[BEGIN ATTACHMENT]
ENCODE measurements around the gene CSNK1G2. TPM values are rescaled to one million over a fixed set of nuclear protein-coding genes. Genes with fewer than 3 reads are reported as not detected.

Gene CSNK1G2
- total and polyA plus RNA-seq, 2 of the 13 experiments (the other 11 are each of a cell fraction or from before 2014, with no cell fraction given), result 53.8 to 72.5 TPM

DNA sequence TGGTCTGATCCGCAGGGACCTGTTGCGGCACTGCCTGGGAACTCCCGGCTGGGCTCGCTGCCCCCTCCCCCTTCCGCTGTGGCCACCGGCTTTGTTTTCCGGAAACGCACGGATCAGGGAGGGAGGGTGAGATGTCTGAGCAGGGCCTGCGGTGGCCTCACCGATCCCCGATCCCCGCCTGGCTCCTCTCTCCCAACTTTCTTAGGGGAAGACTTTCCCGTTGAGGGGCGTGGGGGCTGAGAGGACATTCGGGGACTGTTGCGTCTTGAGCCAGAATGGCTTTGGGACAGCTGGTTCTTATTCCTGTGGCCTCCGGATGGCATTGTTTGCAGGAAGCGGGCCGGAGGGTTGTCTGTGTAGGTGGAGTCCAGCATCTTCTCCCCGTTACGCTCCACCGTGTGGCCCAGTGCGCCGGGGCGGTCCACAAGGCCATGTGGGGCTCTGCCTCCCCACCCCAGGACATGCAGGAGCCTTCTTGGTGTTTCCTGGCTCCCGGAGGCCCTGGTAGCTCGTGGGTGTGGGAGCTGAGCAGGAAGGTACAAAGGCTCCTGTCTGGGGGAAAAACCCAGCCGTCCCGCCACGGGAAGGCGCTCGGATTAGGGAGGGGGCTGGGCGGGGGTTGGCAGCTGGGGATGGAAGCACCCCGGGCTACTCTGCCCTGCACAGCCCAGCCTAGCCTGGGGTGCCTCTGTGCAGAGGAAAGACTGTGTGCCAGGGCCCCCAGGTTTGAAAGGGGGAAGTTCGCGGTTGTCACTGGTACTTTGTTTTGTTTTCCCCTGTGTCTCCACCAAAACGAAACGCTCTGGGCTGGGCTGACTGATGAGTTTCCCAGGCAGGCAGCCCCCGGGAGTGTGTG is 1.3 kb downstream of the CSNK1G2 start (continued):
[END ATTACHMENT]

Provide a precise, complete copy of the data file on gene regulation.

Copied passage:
ENCODE measurements around the gene CSNK1G2. TPM values are rescaled to one million over a fixed set of nuclear protein-coding genes. Genes with fewer than 3 reads are reported as not detected.

Gene CSNK1G2
- total and polyA plus RNA-seq, 2 of the 13 experiments (the other 11 are each of a cell fraction or from before 2014, with no cell fraction given), result 53.8 to 72.5 TPM

DNA sequence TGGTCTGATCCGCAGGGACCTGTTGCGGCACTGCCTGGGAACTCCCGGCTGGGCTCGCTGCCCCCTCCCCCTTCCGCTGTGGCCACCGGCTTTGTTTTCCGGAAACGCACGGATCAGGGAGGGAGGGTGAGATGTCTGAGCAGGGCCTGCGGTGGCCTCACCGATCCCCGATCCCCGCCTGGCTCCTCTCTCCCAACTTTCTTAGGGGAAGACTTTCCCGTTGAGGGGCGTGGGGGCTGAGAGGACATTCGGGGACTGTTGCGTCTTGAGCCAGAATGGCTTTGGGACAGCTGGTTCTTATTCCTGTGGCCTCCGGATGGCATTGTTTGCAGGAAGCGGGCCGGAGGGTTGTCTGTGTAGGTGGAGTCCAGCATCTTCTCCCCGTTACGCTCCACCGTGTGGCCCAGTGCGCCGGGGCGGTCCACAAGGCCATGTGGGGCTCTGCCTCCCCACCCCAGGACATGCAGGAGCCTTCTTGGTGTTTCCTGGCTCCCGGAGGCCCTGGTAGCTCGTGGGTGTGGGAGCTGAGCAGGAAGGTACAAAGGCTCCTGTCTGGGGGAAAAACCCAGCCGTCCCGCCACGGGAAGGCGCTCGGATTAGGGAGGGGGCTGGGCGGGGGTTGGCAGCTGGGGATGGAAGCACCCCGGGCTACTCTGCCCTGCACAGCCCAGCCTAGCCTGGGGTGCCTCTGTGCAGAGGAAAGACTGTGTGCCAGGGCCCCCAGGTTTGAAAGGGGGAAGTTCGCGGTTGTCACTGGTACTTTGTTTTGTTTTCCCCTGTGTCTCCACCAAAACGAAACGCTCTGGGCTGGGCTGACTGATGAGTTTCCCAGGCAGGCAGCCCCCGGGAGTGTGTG is 1.3 kb downstream of the CSNK1G2 start (continued):